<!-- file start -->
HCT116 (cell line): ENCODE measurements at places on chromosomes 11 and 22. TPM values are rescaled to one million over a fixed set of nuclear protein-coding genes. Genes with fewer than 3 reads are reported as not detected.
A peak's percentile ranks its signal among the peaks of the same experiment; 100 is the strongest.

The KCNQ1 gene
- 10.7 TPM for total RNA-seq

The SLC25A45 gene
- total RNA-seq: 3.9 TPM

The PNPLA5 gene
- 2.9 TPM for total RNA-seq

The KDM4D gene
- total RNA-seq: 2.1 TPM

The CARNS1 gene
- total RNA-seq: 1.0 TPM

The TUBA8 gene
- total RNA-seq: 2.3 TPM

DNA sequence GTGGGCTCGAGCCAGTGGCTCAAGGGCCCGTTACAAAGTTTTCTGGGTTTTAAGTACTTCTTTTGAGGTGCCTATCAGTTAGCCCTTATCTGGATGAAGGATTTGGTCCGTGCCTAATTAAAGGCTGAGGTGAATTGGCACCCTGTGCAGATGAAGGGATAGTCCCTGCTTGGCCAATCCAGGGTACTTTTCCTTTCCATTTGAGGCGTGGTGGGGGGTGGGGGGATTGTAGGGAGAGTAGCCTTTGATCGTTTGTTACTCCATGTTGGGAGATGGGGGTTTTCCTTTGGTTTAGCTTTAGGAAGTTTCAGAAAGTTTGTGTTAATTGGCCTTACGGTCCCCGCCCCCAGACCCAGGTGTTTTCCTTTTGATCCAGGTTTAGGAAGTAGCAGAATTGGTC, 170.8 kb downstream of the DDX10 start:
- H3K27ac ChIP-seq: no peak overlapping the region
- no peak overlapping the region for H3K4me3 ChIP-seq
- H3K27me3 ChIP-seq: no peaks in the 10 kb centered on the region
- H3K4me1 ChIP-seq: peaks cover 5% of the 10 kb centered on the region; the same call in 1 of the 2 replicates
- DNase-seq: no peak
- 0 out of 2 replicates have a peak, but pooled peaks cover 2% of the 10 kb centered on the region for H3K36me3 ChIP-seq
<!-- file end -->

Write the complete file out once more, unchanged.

HCT116 (cell line): ENCODE measurements at places on chromosomes 11 and 22. TPM values are rescaled to one million over a fixed set of nuclear protein-coding genes. Genes with fewer than 3 reads are reported as not detected.
A peak's percentile ranks its signal among the peaks of the same experiment; 100 is the strongest.

The KCNQ1 gene
- 10.7 TPM for total RNA-seq

The SLC25A45 gene
- total RNA-seq: 3.9 TPM

The PNPLA5 gene
- 2.9 TPM for total RNA-seq

The KDM4D gene
- total RNA-seq: 2.1 TPM

The CARNS1 gene
- total RNA-seq: 1.0 TPM

The TUBA8 gene
- total RNA-seq: 2.3 TPM

DNA sequence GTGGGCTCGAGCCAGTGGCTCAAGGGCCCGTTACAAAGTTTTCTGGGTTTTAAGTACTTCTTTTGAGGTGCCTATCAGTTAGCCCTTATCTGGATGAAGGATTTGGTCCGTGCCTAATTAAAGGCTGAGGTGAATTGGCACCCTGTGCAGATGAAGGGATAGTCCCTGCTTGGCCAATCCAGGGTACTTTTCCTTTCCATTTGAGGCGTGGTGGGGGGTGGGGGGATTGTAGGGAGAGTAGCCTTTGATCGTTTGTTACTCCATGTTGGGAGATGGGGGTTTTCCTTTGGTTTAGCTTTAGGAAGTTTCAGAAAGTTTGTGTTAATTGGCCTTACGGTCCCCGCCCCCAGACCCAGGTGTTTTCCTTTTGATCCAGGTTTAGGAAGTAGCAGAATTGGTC, 170.8 kb downstream of the DDX10 start:
- H3K27ac ChIP-seq: no peak overlapping the region
- no peak overlapping the region for H3K4me3 ChIP-seq
- H3K27me3 ChIP-seq: no peaks in the 10 kb centered on the region
- H3K4me1 ChIP-seq: peaks cover 5% of the 10 kb centered on the region; the same call in 1 of the 2 replicates
- DNase-seq: no peak
- 0 out of 2 replicates have a peak, but pooled peaks cover 2% of the 10 kb centered on the region for H3K36me3 ChIP-seq